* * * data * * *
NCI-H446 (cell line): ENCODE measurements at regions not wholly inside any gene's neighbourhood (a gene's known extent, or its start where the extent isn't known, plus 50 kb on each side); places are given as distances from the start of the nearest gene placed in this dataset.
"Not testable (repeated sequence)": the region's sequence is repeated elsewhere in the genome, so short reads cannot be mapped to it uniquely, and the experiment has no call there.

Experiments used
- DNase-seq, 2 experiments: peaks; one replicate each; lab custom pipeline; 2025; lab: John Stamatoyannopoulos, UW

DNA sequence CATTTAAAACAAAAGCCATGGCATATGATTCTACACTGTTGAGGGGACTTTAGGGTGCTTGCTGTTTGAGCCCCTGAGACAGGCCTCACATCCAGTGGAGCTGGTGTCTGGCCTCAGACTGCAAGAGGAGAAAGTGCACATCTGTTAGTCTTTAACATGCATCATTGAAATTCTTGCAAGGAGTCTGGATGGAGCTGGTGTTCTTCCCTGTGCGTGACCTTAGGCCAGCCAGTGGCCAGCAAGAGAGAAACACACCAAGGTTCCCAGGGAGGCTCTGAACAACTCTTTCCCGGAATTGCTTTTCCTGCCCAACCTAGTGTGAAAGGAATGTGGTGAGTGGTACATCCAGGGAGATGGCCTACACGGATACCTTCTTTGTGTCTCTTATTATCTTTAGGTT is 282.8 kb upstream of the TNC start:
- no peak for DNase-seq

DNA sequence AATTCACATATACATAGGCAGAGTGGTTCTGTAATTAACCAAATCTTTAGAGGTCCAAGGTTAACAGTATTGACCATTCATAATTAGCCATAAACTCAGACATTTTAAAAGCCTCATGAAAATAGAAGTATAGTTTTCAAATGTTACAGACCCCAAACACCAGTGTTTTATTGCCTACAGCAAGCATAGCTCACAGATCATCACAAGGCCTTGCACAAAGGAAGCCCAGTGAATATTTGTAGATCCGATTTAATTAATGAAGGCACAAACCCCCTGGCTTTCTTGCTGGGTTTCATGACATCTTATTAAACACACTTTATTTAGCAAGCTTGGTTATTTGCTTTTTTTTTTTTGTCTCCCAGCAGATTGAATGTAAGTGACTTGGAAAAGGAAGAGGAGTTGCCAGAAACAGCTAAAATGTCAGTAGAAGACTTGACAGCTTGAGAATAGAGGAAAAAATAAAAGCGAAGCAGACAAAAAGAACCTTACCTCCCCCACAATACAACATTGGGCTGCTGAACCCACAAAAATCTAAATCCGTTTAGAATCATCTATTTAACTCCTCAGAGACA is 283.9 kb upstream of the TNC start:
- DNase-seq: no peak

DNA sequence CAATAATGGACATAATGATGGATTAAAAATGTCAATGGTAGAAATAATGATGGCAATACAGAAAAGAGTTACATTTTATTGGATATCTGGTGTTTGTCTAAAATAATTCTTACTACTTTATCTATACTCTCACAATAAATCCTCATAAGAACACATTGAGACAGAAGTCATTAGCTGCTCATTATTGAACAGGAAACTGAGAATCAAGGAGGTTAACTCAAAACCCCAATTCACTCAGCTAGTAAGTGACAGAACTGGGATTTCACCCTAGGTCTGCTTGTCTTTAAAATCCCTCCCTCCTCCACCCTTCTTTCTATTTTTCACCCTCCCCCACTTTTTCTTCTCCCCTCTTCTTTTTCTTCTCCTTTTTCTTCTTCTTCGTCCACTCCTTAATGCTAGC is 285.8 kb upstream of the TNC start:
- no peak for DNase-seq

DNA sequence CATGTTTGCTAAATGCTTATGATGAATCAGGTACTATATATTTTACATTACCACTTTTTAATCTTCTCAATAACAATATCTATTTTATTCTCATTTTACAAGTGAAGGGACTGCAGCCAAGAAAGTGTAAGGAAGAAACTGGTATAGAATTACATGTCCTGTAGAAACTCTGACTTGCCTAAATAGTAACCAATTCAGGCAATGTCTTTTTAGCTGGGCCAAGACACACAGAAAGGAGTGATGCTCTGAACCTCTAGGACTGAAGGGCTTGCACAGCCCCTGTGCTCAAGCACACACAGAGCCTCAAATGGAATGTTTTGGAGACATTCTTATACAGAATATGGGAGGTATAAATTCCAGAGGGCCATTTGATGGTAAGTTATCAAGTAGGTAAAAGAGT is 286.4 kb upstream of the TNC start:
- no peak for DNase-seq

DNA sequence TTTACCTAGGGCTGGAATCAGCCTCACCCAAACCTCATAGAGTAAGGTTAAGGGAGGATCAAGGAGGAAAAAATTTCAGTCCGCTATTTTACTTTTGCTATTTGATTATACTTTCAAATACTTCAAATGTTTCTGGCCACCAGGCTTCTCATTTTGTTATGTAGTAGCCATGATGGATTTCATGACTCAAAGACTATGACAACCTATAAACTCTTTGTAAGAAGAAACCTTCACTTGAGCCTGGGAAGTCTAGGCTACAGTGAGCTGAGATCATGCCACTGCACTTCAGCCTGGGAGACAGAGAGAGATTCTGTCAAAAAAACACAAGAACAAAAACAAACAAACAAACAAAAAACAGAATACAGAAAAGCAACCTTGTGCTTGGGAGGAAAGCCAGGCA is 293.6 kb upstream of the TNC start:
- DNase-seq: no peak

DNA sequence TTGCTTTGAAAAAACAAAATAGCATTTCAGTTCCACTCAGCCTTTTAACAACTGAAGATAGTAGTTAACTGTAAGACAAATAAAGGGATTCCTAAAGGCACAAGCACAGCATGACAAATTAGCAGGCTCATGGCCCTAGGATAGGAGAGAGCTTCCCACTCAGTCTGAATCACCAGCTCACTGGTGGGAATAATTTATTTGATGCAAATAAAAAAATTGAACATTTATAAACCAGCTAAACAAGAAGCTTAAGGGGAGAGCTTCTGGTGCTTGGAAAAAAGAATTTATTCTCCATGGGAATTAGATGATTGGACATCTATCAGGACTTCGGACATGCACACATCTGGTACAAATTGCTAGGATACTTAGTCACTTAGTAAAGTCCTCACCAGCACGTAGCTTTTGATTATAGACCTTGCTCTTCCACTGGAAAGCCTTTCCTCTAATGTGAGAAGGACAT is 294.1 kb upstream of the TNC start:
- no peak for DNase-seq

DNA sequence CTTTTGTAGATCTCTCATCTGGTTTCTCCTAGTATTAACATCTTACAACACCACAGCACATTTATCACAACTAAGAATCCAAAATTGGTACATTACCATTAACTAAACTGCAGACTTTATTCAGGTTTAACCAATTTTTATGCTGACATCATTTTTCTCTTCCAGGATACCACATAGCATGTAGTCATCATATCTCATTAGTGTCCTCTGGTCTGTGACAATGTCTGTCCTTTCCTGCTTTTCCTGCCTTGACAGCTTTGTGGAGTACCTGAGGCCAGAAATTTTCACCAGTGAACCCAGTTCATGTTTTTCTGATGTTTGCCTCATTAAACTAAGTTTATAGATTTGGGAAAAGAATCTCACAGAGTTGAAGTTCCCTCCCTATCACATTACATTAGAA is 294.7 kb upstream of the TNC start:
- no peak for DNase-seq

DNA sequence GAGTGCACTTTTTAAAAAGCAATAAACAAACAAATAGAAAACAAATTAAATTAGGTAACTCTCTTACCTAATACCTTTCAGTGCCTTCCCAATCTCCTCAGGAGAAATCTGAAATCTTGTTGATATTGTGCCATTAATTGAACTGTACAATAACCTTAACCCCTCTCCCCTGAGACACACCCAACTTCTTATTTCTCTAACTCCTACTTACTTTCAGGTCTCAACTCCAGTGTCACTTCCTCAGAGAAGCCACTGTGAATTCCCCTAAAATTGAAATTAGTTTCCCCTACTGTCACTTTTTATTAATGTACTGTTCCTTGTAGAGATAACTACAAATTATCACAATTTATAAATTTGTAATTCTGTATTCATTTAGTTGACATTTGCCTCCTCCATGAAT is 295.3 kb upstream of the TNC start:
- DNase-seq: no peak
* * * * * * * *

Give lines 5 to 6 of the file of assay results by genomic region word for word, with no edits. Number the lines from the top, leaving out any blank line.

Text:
DNA sequence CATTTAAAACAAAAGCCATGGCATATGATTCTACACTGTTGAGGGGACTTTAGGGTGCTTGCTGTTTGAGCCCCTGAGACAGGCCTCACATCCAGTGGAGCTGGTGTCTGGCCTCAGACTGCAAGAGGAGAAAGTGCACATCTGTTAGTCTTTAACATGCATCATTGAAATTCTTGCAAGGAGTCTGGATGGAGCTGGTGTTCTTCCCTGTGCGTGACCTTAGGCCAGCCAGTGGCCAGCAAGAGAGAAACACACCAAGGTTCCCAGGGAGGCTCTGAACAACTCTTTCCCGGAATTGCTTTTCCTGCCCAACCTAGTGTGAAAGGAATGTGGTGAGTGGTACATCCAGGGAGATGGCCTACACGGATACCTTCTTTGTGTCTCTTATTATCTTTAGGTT is 282.8 kb upstream of the TNC start:
- no peak for DNase-seq